Another beneficial refinement of the invention involves calculating moments of inertia of the bore cross section area. Around orthogonal axes and determining the sizes of the major and minor axes of an equivalent elliptical surface when the bores do not have a circular cross section. This may be the result of dirt in the laser beam path, or by non-uniformity in the intensity distribution of the infrared radiation. The elliptical shape can also be caused by inclination of the surface of the workpiece with respect to the laser beam, or by nonuniform resolidification of molten metal.
In apparatus for carrying out the process according to the invention, a semi-transparent mirror is used to deflect the path of the laser beam and the optical recording instrument is positioned so that the light reflected from the region of the bore passes through the semi-transparent mirror into the lens of the optical recording instrument. This permits simple attachment of the apparatus to implement the process, since the laser equipment normally employs mirrors to deflect the laser beam.
According to a further embodiment of the invention for determining the size of the bore optically, the gray scale values of dots in the columns are added to obtain gray scale value column totals and the gray scale values of the dots in the lines are added to obtain gray scale value line totals. These totals are differentiated to produce differentiated total value curves having spaced maxima. The horizontal diameter is determined from the distance between the maxima of the column total curve while the vertical diameter is determined from the distances between the maxima of the line total curve. The determined values of bore diameter are then compared with tolerance values to produce a signal to indicate if there is compliance with the tolerance values.
This process has the advantage that further improvement can be produced in the accuracy of determination of the diameter. The measurement error in this process is about 0.4% with a desired diameter of 30 image dots, and about 0.05% with a diameter of 150 image dots.
FIG. 1 is a schematic illustration of a laser boring system together with an optical measuring system according to the invention.
FIG. 2a is a halftone mosaic image of a bore produced by the optical measuring system.
FIG. 2b is a histogram of gray scale values derived from the image in FIG. 2a.
FIG. 2c is a binary coded image of the bore.
FIG. 3 is an image of a bore with curves of gray scale total values in columns and rows superimposed thereon.
FIG. 1 shows a laser generator 1 which produces a laser beam 2 guided by two mirrors 3 and 4 to a collimating lens 5. After collimation, the laser beam strikes a workpiece 6. The baser beam is supplied in pulses to produce a bore in the workpiece. An infrared laser generator that emits laser pulses at a pulse rate of between 2 and 10 Hz is suitable as the laser generator 1. The mirror 4 is of semi-transparent construction so that the light reflected from the workpiece can pass through the mirror 4 and arrive at an optical recording instrument 21.
FIG. 2a shows an image of a laser pulse produced in such a system. Therein is seen a bright spot of light 6 which represents an image of the bore. The edge of the bore 7, however, is indistinctly defined from the surrounding workpiece surface 8.
FIG. 2b shows a gray scale value histogram of the region in FIG. 2a. In FIG. 2b, brightness is plotted on the abscissa and the number of image dots that have such a brightness is plotted on the ordinate. A first region 9 identifies a large number of image dots with relatively low brightness. This region 9 corresponds to the material 8 surrounding the light spot 6 in FIG. 2a. A narrower region 10 formed by a number of image dots with substantially higher brightness corresponds to the area of the luminous spot 6. For the purpose of binary coding the illustration in FIG. 2a, a threshold value 11 is selected which has a brightness value between the brightness values of the region 9 and the region 10. Each individual image dot is then compared with threshold value 11, whereby a binary coded image of the bore is produced according to FIG. 2c. In FIG. 2c it can be seen that the binary coded luminous spot 12 has a clearly defined bore edge 13. If the resolution of the image is adequate, an exact depiction of the bore is formed in this way. The threshold value 11 is chosen precisely by carrying out a bimodality analysis of the gray scale value histogram for two selected portions of the image, namely the background and the bore. The threshold is established so that all image dots that do not belong to the bore (this also includes any brighter image dots of the bore itself) are counted as part of the background. The number of dots belonging to the bore is representative of the area A of the bore and the diameter of the bore can be evaluated from the formula d=2 √A/π.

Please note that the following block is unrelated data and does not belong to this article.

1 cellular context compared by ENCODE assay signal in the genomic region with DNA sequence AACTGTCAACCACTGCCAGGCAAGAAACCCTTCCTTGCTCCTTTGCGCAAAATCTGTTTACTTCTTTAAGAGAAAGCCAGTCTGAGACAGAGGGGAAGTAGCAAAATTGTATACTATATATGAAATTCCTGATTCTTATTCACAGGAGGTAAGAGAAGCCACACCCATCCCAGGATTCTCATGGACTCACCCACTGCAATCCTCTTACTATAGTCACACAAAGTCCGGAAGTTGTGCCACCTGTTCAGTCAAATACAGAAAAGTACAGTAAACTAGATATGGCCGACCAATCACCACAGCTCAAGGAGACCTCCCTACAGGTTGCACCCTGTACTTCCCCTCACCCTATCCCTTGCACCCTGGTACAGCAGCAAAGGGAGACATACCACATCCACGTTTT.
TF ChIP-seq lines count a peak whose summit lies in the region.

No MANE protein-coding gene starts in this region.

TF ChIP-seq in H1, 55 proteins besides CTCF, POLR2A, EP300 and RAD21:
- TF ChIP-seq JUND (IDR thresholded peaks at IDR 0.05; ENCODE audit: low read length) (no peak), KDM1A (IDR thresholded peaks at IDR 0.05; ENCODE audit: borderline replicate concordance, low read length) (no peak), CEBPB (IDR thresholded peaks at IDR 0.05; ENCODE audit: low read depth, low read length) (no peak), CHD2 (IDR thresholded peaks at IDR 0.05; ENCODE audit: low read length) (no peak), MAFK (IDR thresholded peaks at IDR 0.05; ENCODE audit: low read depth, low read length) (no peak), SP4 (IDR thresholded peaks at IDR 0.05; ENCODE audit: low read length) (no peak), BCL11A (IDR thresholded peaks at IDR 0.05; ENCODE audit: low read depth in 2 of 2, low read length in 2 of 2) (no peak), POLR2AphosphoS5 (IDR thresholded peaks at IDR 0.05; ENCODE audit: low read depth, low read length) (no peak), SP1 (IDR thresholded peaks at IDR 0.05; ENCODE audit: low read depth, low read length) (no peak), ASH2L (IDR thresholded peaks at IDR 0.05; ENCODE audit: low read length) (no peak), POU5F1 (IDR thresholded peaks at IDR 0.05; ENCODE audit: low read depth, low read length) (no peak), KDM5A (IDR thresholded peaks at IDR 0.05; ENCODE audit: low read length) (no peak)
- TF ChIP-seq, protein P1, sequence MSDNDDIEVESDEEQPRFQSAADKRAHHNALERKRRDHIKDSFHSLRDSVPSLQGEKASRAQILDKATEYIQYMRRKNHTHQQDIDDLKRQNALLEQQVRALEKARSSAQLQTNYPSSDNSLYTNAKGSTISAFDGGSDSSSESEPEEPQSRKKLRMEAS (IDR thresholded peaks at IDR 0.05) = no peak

FIG. 3 represents an alternative process for determining the bore diameter, in which a column total curve 15 and a line total curve 16 are placed over the matrix image 14. The column total curve 15 is obtained by differentiating the total of gray scale values of the dots in the columns, and the line total curve 16 is obtained by differentiating the total of gray scale values of the dots in the lines. The differentiated column and line curves each has two spaced maxima. The maxima of the column total curve 15 are shown at 17 and 18 and their spacing corresponds to the bore diameter dx in this direction. Similarly, the maxima of the line total curve are shown at 19 and 20 from which diameter dy can be determined. The two diameters dx and dy may differ from one another to the extent that the bore has an elliptical shape.
While the invention has been described in relation to specific embodiments thereof, it will become apparent to those skilled in the art that numerous modifications and variations can be made within the scope and spirit of the invention as defined in the attached claims.